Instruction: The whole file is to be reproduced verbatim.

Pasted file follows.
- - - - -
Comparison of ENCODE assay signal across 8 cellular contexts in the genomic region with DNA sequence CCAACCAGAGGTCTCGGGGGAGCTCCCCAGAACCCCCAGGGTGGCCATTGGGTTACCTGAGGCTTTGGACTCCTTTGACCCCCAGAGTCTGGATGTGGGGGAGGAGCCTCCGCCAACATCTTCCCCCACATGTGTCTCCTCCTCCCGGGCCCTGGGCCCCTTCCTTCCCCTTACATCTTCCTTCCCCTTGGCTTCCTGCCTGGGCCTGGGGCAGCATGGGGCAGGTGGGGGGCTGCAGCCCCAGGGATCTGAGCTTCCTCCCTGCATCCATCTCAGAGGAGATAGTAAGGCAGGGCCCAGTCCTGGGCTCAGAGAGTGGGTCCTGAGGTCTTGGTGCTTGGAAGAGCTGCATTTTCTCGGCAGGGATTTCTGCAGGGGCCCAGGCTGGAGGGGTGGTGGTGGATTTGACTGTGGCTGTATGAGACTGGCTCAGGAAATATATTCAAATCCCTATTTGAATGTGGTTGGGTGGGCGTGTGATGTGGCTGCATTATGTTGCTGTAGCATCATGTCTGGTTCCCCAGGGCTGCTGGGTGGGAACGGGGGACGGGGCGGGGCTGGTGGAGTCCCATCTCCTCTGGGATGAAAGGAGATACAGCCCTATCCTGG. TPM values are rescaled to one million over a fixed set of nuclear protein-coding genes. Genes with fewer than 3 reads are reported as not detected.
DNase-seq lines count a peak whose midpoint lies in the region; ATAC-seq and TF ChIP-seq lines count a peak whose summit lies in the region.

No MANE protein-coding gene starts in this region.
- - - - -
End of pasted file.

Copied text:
Comparison of ENCODE assay signal across 8 cellular contexts in the genomic region with DNA sequence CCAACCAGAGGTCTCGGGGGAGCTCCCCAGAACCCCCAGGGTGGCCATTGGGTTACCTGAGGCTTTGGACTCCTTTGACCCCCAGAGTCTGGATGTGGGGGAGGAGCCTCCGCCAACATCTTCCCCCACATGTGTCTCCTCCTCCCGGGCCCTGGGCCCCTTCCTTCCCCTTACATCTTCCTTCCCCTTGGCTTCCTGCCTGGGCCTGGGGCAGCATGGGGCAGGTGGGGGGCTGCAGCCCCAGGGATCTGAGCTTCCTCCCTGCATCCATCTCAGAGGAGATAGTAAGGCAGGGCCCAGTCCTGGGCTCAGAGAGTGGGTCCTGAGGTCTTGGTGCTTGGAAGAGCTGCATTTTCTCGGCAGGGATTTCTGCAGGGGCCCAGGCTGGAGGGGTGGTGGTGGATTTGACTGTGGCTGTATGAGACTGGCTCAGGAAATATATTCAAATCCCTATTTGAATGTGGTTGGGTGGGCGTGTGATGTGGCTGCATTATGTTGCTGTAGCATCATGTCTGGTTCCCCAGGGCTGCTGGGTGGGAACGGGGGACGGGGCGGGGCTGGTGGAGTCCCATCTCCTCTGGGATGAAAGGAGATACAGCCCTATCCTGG. TPM values are rescaled to one million over a fixed set of nuclear protein-coding genes. Genes with fewer than 3 reads are reported as not detected.
DNase-seq lines count a peak whose midpoint lies in the region; ATAC-seq and TF ChIP-seq lines count a peak whose summit lies in the region.

No MANE protein-coding gene starts in this region.